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TitleSeismic interpretation of the Windsor-Kennetcook Basin
AuthorBianco, E
SourceGeological Survey of Canada, Open File 7452, 2013, 31 pages, (Open Access)
PublisherNatural Resources Canada
Documentopen file
Mediaon-line; digital
File formatpdf
ProvinceNova Scotia
NTS11D; 11E; 11F; 21A; 21B
Lat/Long WENS-66.0000 -60.0000 46.0000 44.0000
Subjectsgeophysics; stratigraphy; structural geology; seismic interpretations; stratigraphic analyses; source rocks; geophysical surveys; seismic surveys; geophysical interpretations; Windsor-Kennetcook Basin; Horton Formation; Cheverie Formation; Windsor Group; Meguma Formation; Scotch Village Formation; Carboniferous
Illustrationsgeological sketch maps; seismic cross-sections; stratigraphic cross-sections; cross-sections, structural
Natural Resources Canada Library - Ottawa (Earth Sciences)
ProgramShale Reservoir Characterization, Geoscience for New Energy Supply (GNES)
ProgramProgram of Energy Research and Development (PERD)
Released2013 09 06
AbstractWe examine the Carboniferous stratigraphy in the Windsor-Kennetcook sub-basin of Nova Scotia with a regard for evaluating the petroleum system potential of the organic source rocks within the Horton Formation. A variety of geologic information was synthesized including geologic maps, logs and tops from 10 petroleum exploration wells, 18 seismic lines, and airborne gravity and magnetic surveys. Timeto-depth relationships and synthetic seismograms were computed to correlate the major stratigraphic units and seismic reflection patterns. Additionally, a so-called data quality attribute was computed along the seismic lines, serving not only as a quality indicator, but also facilitating structural interpretation at length scales larger than individual fault traces. Interpretation of these data was done using open-source tools; OpendTectTM for seismic interpretation, and QGISTM for geo-spatial analysis and visualization. Cross-section interpretations and time-structure maps of the Horton Bluff intervals suggest the presence of a dextral strike-slip flower structure encompassing the entirety of the sub-basin. Due to the sparse seismic line spacing relative to the structural complexity, interpretations in map view remain rather cursory. The structural framework and deformation history have implications for the present day state of stress and geomechanical behaviour, which is inherently linked to the prospectivity for petroleum development.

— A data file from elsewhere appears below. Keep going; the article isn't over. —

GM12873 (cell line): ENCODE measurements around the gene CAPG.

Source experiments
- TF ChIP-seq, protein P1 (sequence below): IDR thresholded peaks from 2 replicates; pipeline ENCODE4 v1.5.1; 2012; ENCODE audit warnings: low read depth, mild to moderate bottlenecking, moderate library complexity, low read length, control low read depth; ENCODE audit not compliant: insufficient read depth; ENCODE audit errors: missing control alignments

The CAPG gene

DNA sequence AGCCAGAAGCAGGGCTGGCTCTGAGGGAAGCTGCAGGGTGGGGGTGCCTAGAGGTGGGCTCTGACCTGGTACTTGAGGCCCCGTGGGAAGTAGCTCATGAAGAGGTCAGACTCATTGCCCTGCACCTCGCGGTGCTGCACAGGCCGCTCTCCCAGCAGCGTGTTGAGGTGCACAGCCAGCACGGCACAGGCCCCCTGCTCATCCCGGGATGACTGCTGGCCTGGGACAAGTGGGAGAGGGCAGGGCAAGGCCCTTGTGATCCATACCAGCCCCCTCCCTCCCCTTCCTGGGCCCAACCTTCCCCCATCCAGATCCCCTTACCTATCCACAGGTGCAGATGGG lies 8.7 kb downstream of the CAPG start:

Summary(Plain Language Summary, not published)
The exploration for shale gas in eastern Canada is in its early days. In Nova Scotia, three wells have been drilled and fracked in the organic matter rich Carboniferous Horton Bluff Formation of the Windsor-Kennetcook sub-basin. No commercial production was established. The 2012-2013 PERD-funded project in Nova Scotia consists of a detailed interpretation of the seismic data in the Windsor-Kennetcook area. The seismic data, integrated with surface geology, well and potential field data results in the identification of a number of faults cutting through the geological succession overlying the deep shale target.